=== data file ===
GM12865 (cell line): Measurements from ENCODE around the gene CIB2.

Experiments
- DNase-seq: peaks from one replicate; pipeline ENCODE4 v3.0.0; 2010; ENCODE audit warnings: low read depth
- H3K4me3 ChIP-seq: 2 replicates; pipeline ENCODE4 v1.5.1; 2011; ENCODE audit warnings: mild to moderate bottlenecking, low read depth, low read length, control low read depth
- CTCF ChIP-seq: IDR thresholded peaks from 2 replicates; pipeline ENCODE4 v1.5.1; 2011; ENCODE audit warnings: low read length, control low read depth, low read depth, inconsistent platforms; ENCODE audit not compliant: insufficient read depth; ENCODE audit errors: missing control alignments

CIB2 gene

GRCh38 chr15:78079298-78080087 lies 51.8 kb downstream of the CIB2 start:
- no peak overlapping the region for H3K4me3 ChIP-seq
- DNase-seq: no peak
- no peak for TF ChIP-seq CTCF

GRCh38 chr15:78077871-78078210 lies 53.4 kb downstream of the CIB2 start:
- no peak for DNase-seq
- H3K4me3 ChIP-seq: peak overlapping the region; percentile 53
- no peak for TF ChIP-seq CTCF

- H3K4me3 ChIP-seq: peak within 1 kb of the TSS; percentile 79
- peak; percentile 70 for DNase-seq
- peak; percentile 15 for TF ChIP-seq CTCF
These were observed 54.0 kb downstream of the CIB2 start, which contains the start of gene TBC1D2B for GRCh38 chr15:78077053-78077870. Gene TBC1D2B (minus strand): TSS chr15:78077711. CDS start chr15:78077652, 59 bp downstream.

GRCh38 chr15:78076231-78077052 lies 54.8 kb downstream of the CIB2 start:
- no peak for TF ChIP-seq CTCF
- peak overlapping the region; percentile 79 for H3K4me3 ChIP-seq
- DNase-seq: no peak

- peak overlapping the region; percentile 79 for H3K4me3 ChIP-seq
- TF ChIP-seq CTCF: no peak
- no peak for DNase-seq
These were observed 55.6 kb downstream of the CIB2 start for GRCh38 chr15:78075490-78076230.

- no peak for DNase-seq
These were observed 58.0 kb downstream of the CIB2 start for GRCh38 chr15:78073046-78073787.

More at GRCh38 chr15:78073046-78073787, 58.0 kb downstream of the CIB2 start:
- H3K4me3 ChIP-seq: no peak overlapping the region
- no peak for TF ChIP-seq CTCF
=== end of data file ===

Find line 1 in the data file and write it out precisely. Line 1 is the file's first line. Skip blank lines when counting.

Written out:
GM12865 (cell line): Measurements from ENCODE around the gene CIB2.